“Equity House is an opportunity to bring thought leaders from around the world together to talk about gender equity,” Uhrman told ESPN. “It’s important to keep talking about the subject so we can eventually get there. In sports, we think about it a lot from a pay-equity standpoint. And that is critical. But it’s also about demanding more for these incredible female athletes: Paying what they deserve, and creating the business structure around it so that the revenue is there to support the business.
“The idea is to have a conversation with those that have a large profile that are leading the conversation in the space, that are seen as experts as it relates to making a difference. And that could be making a difference in the search for gender equity or pay equity, it could be making a difference to provide access and opportunity to youth in sports, or something totally outside of sports, but how can we learn from each other? And how can we continue to tell the story so that we can effect change?
“The World Cup is the largest moment in the sport where everybody is going to be paying attention, we want to be there telling the story about equity, so we can continue to affect change. So for us, it was natural to be there.”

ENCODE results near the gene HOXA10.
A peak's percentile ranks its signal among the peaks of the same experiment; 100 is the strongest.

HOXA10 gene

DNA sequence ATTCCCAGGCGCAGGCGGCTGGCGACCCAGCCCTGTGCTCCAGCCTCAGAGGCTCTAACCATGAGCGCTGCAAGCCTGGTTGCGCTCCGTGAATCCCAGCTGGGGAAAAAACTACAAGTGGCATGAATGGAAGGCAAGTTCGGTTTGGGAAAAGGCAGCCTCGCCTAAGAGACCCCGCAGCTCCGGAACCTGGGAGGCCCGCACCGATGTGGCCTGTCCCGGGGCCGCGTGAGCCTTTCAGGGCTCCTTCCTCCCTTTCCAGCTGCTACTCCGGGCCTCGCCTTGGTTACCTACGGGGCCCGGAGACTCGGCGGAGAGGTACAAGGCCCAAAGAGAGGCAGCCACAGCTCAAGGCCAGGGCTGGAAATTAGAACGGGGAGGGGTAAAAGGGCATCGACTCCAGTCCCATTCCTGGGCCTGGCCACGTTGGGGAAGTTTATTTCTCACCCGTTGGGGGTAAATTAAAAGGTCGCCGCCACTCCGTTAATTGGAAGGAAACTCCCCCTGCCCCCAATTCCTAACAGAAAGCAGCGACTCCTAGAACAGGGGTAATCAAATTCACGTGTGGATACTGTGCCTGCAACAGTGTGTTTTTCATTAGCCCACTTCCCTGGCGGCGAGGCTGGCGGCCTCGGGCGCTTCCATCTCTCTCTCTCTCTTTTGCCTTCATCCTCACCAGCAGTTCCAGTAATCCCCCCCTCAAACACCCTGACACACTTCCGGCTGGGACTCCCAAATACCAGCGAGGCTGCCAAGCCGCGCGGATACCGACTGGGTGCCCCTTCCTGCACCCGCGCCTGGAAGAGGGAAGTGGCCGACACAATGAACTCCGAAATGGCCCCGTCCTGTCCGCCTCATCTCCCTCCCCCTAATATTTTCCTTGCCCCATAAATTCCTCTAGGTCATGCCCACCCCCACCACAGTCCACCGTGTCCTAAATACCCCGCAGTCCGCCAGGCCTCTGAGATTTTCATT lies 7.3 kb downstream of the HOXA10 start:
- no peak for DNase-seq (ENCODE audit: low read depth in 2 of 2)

The concept of using sport as a vehicle to tell a story of equity and influence change on a broader societal level is likely familiar to Australian football fans: The Matildas’ rise to prominence on the footballing stage has long accompanied been by the team serving as ambassadors for causes such as gender equity, Indigenous recognition and rights, LGBTQIA+ rights, and more. Like the USWNT, they and Professional Footballers Australia have secured an equitable collective bargaining agreement with their federation, though they didn’t have to sue Football Australia to get it.
In keeping with her ambitious, worldwide view of the place and role Angel City can play in the rapidly shifting landscape of women’s sports, Uhrman sees the Equity House concept (once proved in Sydney) as one that be brought to forums outside the sporting scope; she referenced Davos, the site of the annual World Economic Forum, as another potential future landing spot.
“We hope it will be a raving success and we can continue to do it at important events where people or thought leaders gather,” she said. “That’s the idea. So it’s conceivable that the next Equity House could happen at a non-sporting event, such as Davos or something else, where we have the opportunity to use sports to tell the story of equity.
“Sports is a great way to bring people together, but we think we can use it to bend the curve towards equity because we believe this truly is a moment in time where we have all of the touch points to prove that we will listen to, to show that there really should be no difference.”